Action Line: Take care in taking Child and Dependent Care tax credit
BY PHIL MULKINS World Action Line Editor
Tuesday, March 20, 2012
3/20/12 at 7:30 AM
stories to help you
with your 2011 tax
Dear Action Line: What all is involved with claiming the tax credit for Child and Dependent Care Expenses? - R.O., Tulsa.
"If you paid someone to care for your child, your spouse, or one of your dependents in 2011, you might qualify for claiming the Child and Dependent Care Credit when filing your 2011 federal income tax return," said Internal Revenue Service spokesman David Stell. He points out the things you should keep in mind about claiming the credit.
Qualifying persons: The care must have been provided for one or more "qualifying persons" - your dependent child age 12 or younger when the care was provided or your spouse or certain other individuals who are physically or mentally incapable of self-care. They must be identified on your tax return. The care must have been provided so that you or your spouse (if married filing jointly) could work or look for work, said Stell. Your filing status must be single, married filing jointly, head of household or qualifying widow(er) with a dependent child.
Must have earned income: You - and your spouse if filing jointly - must have earned income from wages, salaries, tips, other taxable employee compensation or net earnings from self-employment. One spouse may be considered as having earned income if a full-time student or physically or mentally unable to care for themselves.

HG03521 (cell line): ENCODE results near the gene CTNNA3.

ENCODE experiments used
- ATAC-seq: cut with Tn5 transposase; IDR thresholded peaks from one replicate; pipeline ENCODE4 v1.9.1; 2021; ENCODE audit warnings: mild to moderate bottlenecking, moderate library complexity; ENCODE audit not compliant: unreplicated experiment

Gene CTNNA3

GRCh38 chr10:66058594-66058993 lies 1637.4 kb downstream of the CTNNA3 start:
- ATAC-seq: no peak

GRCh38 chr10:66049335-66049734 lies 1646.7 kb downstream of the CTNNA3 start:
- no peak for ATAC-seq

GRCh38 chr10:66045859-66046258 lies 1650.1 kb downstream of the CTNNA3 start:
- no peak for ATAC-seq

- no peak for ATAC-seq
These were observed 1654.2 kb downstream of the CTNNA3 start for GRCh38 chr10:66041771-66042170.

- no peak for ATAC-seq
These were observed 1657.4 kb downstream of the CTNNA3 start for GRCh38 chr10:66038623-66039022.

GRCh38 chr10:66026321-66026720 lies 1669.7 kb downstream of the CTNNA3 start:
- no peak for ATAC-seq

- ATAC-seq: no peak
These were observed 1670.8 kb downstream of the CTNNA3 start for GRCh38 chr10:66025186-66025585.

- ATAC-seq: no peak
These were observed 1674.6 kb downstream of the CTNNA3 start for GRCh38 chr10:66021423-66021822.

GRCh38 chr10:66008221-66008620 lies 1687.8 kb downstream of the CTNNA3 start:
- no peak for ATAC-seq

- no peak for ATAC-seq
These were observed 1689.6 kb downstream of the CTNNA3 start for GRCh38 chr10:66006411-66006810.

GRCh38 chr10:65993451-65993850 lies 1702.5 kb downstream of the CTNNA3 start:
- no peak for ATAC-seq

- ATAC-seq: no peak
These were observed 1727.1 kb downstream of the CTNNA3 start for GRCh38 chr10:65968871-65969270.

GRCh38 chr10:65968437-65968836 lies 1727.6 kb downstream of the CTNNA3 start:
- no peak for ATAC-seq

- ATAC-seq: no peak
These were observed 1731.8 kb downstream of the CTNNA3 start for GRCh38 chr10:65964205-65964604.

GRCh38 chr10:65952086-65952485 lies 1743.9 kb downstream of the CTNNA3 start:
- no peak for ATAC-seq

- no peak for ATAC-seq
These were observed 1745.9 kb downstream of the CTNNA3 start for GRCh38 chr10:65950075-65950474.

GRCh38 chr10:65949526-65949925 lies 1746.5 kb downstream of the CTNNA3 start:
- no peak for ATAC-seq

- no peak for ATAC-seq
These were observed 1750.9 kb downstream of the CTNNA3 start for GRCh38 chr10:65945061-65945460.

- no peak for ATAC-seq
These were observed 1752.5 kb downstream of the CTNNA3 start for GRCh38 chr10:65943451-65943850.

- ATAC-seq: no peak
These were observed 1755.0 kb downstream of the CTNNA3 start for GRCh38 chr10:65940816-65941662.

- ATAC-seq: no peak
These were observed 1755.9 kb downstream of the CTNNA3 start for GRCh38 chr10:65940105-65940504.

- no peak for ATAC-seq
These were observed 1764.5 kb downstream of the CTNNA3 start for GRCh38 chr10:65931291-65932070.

Those who cannot qualify: The payments for care cannot be paid to your spouse, to the parent of your qualifying person, to someone you can claim as your dependent on your return or to your child who will not be age 19 or older by the end of the year even if not your dependent. You must identify the care provider(s) on your tax return.
At least half the year: The qualifying person must have lived with you for more than half of 2011. Exceptions include birth or death of a qualifying person, or a child of divorced or separated parents. See IRS "Publication 503, Child and Dependent Care Expenses," tulsaworld.com/IRSPub503
Limits: The credit can be up to 35 percent of your qualifying expenses, depending upon your adjusted gross income. For 2011, you may use up to $3,000 of expenses paid for one qualifying individual or $6,000 for two or more qualifying individuals.
Employer help: The qualifying expenses must be reduced by the amount of any dependent care benefits provided by your employer that you deduct or exclude from your income, such as a flexible spending account for day-care expenses.
Household employer: If you hired someone to come into your home to care for a dependent or spouse, you are considered a "household employer" and have to withhold and pay Social Security and Medicare taxes and federal unemployment tax. See IRS "Publication 926, Household Employer's Tax Guide" tulsaworld.com/IRSPub926 Publications are also available at 800-829-3676.
Original Print Headline: Take care in taking tax credits
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